May’s surface sheen of colourless efficiency also hid something else. She doesn’t look like an obsessional monomaniac. But she is one. What she was always obsessed with was political power.

May decided when she was 12 that she was going to be an MP (it went without saying that this meant a Tory MP). By the age of 17, she had upped her ambition – she told her schoolmates and cousins that she intended to become prime minister.

Her college friends at Oxford remembered her open irritation when Margaret Thatcher got to 10 Downing Street and so deprived May of her goal of being the first woman to hold the office.

This is not normal. There is something deeply odd about a child who decides in all seriousness that her project is to become prime minister, not as a passing fancy but as a life plan. The robotic quality for which May was so often mocked is really a machinelike focus on a single goal: to become and remain prime minister.

And this, too, has had a profound effect on the course of Brexit. In the 2016 referendum campaign, it was obvious that May was fixated, not on what was best for her country, but on how she might exploit the opportunity if David Cameron was defeated. She said the minimum necessary to support Remain while signalling to the Leavers that her heart wasn’t in it.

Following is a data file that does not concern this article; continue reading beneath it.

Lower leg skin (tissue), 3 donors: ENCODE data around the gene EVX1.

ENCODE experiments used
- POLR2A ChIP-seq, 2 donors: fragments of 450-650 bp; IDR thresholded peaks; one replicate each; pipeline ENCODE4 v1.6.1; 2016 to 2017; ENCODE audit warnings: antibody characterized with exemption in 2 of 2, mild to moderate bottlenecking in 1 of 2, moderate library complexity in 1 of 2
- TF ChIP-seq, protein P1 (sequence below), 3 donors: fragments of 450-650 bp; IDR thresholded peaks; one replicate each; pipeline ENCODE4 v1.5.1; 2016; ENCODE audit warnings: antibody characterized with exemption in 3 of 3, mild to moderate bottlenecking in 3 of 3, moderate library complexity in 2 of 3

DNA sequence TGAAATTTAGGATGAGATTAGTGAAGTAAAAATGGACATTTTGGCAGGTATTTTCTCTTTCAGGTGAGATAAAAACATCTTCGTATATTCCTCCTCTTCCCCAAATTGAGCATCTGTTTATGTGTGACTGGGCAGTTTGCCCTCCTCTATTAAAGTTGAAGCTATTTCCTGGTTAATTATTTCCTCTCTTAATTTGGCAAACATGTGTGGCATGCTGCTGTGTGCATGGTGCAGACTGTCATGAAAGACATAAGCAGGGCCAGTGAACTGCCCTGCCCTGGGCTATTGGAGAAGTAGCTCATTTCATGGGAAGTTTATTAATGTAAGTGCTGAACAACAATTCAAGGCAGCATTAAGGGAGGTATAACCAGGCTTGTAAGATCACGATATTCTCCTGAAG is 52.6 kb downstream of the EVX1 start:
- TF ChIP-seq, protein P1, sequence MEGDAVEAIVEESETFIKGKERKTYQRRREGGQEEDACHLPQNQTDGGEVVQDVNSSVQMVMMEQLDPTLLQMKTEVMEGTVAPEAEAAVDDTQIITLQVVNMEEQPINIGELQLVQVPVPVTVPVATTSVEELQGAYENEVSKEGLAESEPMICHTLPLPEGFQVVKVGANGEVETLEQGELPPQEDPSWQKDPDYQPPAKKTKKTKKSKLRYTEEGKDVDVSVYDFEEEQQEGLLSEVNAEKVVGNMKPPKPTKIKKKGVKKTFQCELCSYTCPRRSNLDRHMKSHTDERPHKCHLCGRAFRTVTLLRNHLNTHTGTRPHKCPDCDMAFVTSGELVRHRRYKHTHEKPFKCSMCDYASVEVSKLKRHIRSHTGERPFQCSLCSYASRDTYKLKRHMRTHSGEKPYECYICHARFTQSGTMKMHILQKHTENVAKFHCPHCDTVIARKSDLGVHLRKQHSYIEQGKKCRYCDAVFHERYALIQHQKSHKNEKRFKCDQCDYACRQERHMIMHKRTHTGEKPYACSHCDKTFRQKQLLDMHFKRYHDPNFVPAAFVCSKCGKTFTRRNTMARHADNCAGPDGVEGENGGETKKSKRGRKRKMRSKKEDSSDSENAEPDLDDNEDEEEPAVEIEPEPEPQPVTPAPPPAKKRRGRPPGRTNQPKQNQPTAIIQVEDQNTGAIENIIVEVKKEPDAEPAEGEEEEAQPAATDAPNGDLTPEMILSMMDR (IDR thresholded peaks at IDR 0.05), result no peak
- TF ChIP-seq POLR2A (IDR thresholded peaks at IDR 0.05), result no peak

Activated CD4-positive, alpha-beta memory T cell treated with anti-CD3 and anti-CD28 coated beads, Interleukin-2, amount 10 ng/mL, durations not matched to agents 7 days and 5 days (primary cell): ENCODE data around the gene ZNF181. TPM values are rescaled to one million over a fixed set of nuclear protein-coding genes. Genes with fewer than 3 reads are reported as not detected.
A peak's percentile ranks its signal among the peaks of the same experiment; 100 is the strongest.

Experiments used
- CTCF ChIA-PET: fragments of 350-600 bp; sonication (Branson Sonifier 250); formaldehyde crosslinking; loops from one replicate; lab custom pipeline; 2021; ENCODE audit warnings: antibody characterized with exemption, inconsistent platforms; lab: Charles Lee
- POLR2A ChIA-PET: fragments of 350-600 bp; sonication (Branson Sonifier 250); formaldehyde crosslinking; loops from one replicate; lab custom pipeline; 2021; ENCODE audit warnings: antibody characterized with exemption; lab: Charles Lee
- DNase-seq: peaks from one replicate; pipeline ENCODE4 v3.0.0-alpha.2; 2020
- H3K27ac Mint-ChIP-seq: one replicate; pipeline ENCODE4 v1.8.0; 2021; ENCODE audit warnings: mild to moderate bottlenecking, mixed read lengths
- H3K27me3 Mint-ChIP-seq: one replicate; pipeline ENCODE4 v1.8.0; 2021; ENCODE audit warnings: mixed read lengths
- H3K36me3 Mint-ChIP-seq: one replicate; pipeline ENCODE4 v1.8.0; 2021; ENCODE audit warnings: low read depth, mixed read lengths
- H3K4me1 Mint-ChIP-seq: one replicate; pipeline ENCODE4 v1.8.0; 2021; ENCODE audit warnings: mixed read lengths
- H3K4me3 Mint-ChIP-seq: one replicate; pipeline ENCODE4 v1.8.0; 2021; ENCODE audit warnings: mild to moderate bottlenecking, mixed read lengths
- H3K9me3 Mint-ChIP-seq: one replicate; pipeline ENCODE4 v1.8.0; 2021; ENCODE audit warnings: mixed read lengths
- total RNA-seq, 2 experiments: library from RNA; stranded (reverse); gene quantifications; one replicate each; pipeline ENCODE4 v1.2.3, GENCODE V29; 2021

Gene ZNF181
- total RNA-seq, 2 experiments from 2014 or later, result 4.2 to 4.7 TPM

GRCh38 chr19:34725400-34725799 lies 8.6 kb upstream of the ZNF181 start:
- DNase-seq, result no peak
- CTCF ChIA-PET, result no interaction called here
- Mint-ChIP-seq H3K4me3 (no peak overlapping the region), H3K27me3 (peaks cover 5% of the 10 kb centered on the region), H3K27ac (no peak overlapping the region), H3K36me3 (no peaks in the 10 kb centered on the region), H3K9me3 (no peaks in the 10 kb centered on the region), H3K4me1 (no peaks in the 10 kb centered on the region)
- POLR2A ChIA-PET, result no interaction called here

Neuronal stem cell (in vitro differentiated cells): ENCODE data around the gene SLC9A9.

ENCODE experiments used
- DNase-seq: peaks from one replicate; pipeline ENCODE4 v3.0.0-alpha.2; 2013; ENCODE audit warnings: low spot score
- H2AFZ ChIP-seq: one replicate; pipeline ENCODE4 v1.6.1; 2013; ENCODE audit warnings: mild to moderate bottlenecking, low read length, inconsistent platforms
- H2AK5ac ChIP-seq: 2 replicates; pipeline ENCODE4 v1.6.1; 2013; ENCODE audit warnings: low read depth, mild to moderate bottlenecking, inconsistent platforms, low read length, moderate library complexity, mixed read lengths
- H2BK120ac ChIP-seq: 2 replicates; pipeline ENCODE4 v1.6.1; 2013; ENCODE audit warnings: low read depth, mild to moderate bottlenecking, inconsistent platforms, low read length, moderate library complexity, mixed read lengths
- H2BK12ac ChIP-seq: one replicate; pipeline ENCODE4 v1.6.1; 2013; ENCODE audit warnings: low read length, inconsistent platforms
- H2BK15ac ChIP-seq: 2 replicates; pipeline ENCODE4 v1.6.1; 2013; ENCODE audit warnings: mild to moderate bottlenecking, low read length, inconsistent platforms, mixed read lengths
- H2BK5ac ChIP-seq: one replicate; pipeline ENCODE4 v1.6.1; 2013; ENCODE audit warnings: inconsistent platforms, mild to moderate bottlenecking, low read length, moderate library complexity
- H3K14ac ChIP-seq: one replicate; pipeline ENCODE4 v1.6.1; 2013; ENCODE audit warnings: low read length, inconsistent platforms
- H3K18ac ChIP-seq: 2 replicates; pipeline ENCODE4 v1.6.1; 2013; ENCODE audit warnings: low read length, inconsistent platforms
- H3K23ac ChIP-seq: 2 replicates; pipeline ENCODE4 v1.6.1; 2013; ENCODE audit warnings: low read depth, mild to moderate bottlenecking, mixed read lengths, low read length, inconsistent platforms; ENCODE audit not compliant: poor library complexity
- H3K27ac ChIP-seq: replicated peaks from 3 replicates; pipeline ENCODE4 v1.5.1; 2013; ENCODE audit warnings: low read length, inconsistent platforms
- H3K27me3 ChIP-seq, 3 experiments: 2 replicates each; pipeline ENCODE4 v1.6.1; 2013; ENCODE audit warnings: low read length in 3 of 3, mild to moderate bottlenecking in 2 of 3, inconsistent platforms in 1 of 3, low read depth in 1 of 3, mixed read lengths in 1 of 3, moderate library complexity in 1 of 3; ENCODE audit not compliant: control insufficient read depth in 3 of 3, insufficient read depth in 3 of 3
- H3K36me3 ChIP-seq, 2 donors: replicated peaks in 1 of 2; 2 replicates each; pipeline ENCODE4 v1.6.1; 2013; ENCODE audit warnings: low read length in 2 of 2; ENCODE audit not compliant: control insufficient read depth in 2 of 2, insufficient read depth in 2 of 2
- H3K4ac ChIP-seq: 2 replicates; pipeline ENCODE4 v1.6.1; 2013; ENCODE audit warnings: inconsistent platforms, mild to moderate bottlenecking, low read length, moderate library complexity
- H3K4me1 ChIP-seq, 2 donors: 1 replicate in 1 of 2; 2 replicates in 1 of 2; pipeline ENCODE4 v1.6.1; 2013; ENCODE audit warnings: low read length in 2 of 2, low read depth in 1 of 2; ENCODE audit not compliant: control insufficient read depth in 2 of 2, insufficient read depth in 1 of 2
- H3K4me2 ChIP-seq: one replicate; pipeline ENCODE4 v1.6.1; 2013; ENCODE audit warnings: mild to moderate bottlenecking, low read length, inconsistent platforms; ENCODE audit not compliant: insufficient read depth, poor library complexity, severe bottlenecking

It was a breathtakingly cynical calculation driven by a raging lust for power – no less reprehensible, if somewhat more devious, than Boris Johnson’s more overt cynicism.

And, of course, it paid off. When Johnson and Michael Gove did their Laurel and Hardy act and pushed each other off the ladder, May ascended it by default. But once in the highest office her overwhelming priority was to stay there.

People mistake her willingness to endure humiliation for a lack of ego but her essential egocentricity was manifested, not just in the desire for a suitably massive Commons majority that lured her into calling an entirely unnecessary election in 2017 but in the weird conduct of that campaign as a cult of personality built around a leader who didn’t have one.